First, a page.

The poverty rate in NYC jumped almost a full percentage point to nearly 21 percent, according to new census data being released today. And you may not be surprised to know that this disturbing stat goes hand-in-hand with another: the rich got richer. Also, dogs bit men. Crunching the numbers, the Times reports that the income disparity was most stark on the island of Manhattan, where "the wealthiest fifth of Manhattanites made more than 40 times what the lowest fifth reported, a widening gap (it was 38 times, the year before) surpassed by only a few developing countries, including Namibia and Sierra Leone."

The median household income in New York was $49,461 in 2011, compared with the national figure of $50,502. Median earnings for workers fell to $32,210 from $33,287, also worse than the rest of the country. On the plus side, some people are doing very well, like local public servant Michael Bloomberg, whose fortune grew 28 percent to $25 billion last year, making him the 10th richest person in America. The Times article burrows further into a damp dark warren of despair:

Except for a decline in the poverty rate among children under 5, virtually every indicator was grim and suggested growing inequality. Poverty rates rose most among Hispanic people, New Yorkers over age 65, married couples, residents of Manhattan and Queens, and those without a high school diploma... Nearly 1.7 million city residents were officially classified as poor, or with an income of less than $18,530 for a family of three. Some 750,000 were subsisting on less than half the poverty level. The proportion receiving food stamps increased to 20.6 percent from 19.3.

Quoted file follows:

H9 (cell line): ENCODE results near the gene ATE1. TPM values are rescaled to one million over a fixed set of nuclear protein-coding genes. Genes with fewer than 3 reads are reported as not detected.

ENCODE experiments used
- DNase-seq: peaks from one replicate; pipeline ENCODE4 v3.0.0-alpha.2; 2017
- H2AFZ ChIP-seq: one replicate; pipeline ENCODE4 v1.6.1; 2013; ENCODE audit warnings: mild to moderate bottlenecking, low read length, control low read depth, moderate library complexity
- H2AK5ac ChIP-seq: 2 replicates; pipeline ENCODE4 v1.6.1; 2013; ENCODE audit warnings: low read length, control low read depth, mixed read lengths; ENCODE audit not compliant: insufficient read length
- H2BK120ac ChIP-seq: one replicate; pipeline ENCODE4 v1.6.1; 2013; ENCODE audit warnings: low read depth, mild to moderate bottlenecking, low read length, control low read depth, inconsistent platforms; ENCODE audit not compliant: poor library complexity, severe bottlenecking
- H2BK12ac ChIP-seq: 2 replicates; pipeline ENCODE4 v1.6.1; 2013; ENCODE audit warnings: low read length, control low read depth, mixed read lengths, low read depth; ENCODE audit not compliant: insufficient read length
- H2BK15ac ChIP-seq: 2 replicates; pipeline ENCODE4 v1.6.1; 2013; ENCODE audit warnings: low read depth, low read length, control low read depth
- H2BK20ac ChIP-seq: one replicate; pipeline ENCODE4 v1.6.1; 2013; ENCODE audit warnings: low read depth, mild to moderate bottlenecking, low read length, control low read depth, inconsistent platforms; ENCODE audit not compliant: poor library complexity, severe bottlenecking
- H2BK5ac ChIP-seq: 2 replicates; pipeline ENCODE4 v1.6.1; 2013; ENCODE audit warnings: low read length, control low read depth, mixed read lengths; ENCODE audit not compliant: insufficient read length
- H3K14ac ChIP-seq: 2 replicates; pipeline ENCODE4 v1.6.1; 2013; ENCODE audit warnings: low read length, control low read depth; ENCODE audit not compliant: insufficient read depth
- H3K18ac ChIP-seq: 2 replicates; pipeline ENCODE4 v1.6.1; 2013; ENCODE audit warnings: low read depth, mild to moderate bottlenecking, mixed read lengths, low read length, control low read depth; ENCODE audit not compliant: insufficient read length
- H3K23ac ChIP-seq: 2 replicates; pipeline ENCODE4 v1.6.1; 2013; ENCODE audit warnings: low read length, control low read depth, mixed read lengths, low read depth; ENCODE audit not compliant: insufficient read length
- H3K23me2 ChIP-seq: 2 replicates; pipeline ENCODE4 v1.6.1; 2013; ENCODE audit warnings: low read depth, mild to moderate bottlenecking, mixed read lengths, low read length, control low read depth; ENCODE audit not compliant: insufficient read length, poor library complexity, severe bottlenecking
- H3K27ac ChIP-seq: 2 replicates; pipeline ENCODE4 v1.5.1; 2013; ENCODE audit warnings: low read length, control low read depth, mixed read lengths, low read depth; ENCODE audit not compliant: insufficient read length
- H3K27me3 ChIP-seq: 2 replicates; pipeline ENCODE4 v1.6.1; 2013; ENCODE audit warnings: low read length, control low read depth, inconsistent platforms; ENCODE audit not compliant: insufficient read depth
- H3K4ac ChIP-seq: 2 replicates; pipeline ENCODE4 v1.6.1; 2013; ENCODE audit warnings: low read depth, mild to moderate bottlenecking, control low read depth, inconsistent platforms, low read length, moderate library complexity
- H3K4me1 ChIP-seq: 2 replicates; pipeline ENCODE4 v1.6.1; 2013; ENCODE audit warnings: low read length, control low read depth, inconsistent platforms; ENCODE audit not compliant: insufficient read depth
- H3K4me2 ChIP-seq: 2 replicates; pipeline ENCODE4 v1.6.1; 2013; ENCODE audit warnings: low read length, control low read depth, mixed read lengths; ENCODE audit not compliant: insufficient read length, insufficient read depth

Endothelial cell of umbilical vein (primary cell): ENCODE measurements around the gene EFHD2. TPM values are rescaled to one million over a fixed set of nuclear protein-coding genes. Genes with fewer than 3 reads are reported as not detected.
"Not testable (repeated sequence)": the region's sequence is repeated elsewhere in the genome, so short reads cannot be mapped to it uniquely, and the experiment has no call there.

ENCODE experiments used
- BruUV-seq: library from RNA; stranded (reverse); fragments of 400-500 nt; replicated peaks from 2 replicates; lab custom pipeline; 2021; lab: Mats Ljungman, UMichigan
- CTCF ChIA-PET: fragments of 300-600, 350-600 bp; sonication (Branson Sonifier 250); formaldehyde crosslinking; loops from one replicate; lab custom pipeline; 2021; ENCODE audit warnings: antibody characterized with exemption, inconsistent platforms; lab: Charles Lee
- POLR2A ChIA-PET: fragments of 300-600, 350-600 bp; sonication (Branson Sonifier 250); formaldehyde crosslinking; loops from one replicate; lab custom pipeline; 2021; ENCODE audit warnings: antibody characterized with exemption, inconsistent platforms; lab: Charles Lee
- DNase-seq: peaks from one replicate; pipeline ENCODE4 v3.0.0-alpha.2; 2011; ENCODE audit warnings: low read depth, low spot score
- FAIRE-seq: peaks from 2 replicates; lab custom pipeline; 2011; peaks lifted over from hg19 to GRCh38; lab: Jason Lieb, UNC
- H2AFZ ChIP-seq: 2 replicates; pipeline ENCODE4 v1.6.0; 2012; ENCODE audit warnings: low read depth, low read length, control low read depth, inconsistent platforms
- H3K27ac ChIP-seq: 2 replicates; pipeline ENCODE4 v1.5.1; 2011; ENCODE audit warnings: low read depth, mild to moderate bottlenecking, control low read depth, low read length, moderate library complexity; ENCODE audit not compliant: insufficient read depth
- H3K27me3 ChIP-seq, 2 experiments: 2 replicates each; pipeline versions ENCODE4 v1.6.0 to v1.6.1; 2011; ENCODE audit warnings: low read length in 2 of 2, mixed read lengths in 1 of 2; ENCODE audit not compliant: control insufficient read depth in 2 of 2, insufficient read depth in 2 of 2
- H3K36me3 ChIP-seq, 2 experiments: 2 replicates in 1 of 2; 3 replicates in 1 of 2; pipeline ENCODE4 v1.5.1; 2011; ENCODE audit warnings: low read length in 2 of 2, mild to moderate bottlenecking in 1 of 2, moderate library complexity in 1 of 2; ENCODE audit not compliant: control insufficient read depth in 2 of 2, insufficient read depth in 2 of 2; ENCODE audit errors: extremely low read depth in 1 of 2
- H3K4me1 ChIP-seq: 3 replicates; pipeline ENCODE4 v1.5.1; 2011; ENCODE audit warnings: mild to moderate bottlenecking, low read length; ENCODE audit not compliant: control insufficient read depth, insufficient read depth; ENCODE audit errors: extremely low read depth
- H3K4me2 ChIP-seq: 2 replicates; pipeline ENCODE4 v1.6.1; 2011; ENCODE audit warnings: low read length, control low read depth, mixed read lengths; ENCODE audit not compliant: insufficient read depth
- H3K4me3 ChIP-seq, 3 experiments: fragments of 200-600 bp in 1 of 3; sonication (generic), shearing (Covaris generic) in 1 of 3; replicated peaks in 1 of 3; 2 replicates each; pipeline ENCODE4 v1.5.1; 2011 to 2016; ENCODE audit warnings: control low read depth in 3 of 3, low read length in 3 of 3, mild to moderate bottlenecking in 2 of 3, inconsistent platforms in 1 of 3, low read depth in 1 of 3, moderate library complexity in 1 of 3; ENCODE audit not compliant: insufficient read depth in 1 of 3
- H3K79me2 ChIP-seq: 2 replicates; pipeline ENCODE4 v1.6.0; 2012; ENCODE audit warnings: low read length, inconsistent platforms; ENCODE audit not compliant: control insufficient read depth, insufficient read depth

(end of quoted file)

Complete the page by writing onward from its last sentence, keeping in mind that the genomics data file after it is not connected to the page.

"To see the poverty rate jump almost a full percentage point is not a good sign,” says David R. Jones, president of the Community Service Society of New York, and nominee for the Understatement of the Year Award. Well, at least this should result in more jobs for Panic Room construction workers. And we can all take comfort in knowing our homeless shelters are actually quite pleasurable.